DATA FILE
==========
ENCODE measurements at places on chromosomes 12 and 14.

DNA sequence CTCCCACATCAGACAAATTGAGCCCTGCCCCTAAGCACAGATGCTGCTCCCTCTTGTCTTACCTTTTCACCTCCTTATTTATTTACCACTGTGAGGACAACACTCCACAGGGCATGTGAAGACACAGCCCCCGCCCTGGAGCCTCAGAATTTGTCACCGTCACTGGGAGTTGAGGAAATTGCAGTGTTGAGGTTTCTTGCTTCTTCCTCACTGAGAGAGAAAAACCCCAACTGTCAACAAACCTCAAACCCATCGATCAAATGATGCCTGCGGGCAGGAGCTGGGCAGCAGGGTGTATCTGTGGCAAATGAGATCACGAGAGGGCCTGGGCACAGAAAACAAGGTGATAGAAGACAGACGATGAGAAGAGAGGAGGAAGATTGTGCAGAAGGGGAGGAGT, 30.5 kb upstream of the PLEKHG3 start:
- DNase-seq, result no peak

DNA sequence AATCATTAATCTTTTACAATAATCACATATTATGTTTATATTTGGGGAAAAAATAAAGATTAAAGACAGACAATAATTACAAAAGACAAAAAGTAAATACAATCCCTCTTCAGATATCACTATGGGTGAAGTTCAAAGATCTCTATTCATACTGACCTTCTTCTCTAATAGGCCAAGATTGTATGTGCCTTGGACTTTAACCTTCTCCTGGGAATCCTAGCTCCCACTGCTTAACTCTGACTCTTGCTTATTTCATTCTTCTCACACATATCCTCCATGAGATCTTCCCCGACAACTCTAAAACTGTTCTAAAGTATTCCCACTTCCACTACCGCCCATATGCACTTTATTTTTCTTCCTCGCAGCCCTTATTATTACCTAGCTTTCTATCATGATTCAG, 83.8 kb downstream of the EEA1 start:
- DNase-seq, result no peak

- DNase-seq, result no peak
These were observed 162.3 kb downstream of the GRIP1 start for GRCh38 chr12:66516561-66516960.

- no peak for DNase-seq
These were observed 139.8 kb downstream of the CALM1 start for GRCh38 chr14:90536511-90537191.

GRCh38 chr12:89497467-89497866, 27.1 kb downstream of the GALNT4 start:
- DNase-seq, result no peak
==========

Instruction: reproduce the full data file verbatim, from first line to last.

ENCODE measurements at places on chromosomes 12 and 14.

DNA sequence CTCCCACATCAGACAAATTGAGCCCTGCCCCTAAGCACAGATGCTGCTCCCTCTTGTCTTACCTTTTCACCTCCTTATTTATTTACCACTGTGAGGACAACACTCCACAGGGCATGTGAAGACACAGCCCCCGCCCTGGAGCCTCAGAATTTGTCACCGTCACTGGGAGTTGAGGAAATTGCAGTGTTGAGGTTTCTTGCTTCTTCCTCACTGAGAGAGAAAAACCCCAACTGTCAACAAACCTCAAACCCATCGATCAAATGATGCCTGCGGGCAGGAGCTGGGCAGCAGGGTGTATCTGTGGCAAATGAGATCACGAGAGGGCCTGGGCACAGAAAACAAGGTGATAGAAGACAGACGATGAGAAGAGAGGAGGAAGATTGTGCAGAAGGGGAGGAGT, 30.5 kb upstream of the PLEKHG3 start:
- DNase-seq, result no peak

DNA sequence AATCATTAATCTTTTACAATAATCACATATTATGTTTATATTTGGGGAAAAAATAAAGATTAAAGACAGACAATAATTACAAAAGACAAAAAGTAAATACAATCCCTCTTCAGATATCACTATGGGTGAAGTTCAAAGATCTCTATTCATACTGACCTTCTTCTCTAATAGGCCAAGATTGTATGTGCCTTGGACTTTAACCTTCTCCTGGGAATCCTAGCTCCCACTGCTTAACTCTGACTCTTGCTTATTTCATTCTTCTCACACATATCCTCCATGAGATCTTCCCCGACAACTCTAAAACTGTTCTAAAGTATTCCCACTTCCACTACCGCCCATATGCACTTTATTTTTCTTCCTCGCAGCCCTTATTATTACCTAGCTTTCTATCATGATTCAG, 83.8 kb downstream of the EEA1 start:
- DNase-seq, result no peak

- DNase-seq, result no peak
These were observed 162.3 kb downstream of the GRIP1 start for GRCh38 chr12:66516561-66516960.

- no peak for DNase-seq
These were observed 139.8 kb downstream of the CALM1 start for GRCh38 chr14:90536511-90537191.

GRCh38 chr12:89497467-89497866, 27.1 kb downstream of the GALNT4 start:
- DNase-seq, result no peak